Marc: "Mmmm, absolutely. And would you say that The Arcade Fire audience were hard to please, because it seems like a very partisan kind of audience to me
Ade: "It's always hard in some ways doing supports, but I think in the same way with Radiohead, it's an open minded audience...
Ade: "So I think that people sort of like warm to it, you know a few songs in, you know, they will give you a chance
Marc: "Right, because I remember just before Christmas we had Simon from Cherry Ghost in, and they'd been supporting... it was a bit of a mis-match if you think about it, but they'd been supporting the Manics, and I think the word "hellish" springs to mind...
Clinic: (all laugh)
Marc: "Just didn't really work for them at all, you know, so they'll put that down to experience, I would have thought. So where are Clinic up to as regards an album?
Ade: "Yeah, we've got... we've finished the next album and then that comes out at the beginning of April, and we've got a single coming out through our website at the beginning of February, which is in fact Free Not Free, which we played the first track
Marc: "Okey dokey, great stuff. Alright then, and you're going to do a tune called Corpus Christi for us now?
Ade: "That's right
Marc: "Great stuff. Clinic live in session
[Clinic play Corpus Christi]
Marc: "Absolutely brilliant, eh?
Colin: "That's very exciting
Marc: "We're all very happy men in this room. That is Clinic live in session with Corpus Christi, they've got just one more tune to do, but it's a whopper, as they all have been, but you're going to be doing your number one hit record, aren't you?
(Colin & Clinic laugh)
Marc: "That's as I remember it anyway, correct me if I'm wrong, fellas. And you have to agree, Colin, it sounds great in this room, doesn't it?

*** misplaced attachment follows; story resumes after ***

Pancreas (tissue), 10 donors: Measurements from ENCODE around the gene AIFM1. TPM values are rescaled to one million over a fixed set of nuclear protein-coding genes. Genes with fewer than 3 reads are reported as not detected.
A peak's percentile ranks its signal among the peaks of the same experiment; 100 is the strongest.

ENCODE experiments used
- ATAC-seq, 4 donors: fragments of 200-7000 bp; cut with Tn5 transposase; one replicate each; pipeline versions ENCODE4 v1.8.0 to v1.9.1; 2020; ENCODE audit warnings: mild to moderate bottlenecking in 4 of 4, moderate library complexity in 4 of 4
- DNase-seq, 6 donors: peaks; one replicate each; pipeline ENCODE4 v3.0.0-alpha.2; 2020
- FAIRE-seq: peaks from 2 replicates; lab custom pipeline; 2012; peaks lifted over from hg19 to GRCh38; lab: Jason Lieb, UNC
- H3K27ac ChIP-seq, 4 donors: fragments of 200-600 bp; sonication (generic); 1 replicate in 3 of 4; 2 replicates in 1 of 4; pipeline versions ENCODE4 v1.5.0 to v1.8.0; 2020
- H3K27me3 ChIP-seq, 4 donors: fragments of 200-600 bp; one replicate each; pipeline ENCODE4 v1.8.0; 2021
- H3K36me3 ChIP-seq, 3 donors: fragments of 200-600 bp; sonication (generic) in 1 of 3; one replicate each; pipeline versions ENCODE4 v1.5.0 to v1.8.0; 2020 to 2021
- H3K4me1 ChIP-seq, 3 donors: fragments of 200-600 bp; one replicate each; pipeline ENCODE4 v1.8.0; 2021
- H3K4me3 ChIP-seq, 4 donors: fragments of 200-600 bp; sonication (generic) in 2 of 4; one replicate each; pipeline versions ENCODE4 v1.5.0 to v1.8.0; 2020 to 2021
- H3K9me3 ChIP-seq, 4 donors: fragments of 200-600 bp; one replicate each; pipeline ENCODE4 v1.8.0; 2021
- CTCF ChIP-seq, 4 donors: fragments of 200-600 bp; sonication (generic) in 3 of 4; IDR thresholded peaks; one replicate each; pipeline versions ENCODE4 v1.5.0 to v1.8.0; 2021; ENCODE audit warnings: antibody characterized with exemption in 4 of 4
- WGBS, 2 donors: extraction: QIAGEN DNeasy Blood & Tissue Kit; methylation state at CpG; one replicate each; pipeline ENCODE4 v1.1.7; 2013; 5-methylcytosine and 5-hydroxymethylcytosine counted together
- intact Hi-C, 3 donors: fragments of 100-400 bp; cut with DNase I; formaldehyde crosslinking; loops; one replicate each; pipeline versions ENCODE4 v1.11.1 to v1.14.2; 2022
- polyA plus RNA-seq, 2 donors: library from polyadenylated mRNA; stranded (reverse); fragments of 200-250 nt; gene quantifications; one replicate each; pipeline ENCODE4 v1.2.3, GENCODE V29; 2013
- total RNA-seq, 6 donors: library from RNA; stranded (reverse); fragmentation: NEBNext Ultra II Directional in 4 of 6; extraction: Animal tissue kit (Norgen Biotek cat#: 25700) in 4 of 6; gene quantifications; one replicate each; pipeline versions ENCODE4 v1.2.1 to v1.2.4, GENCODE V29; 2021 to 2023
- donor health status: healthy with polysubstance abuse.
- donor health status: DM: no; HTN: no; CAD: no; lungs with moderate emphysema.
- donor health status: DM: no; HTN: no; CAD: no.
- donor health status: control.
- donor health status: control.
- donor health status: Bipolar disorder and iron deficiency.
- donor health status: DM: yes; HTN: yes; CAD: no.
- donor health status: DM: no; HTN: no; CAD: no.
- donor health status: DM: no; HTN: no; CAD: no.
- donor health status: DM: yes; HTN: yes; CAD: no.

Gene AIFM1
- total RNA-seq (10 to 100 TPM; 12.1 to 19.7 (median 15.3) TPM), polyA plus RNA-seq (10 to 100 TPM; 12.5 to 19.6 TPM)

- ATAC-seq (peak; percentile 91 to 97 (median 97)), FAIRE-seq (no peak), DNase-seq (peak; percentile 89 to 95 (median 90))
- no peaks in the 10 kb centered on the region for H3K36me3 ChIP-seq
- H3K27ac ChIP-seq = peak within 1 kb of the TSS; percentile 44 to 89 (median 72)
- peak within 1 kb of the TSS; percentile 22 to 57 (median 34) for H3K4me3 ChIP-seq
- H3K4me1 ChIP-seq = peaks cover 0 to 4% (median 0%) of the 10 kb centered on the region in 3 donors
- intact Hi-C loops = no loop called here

Colin: "It does! It's a big sound, yeah
Marc: "And I tell you, just coincidentally, a week tonight we don't have a band, so if you just want to run it past the fellas
Marc: "Hmmm... now in around about ten seconds, we're going to be playing the next track off your compilation CD. What is it?
Colin: "It's a Four Tet remix of a Caribou song called Melody Day
Marc: "Okey dokey. In ten seconds time.
Marc: "It's goosed, we can have it now
[plays Caribou – Melody Day]
Marc: "Eclectic is the word that sums up your taste, you would have to say, Queens of The Stone Age and also Four Tet. What was that exactly, Colin?
Colin: "Well that's an artist called Caribou, a band called Caribou from Canada, and it's a song called Melody Day that's been remixed by Kieran Hebden who's Four Tet, and his partner Kathryn, who's also an artist on Domino called One Little Plane, and she's got a great record, and she's singing on that, and his mate Adem who used to be in... I think they were in Fridge together, he's playing guitar, but it's just really beautiful
Marc: "Adem, is that the guy who plays all the bells and all that?
Colin: "That's right, yeah, he's playing on that track as well, so it's just like a remix of a great song, but like a collaboration of some great artists in the UK right now
Marc: "Yeah, we've played Caribou before, but I've not heard that remix of it, yeah that was beautiful. So you're struggling now aren't you, let's be honest...
Colin: "I've got a bubble underneath my sticker!
Marc: (laughs) And we are slightly worried because obviously Gordon Burns works in this building
Colin: (laughs) What does he do?
Marc: "He reads the news
Colin: "Oh, right ok
Marc: "Yeah, but of course he was Mr Krypton Factor...
Colin: "That's right
Marc: "And if he was to come in here and see that bubble under your sticker on the front of In Rainbows...
Colin: "I've already broken...
Colin: "I've torn off the spine!
Marc: "See, it's going horribly wrong
Colin: "It is
Marc: "And you're part and parcel of the people who brought this to us, mate
Colin: "I know, I know. We never road tested it, you see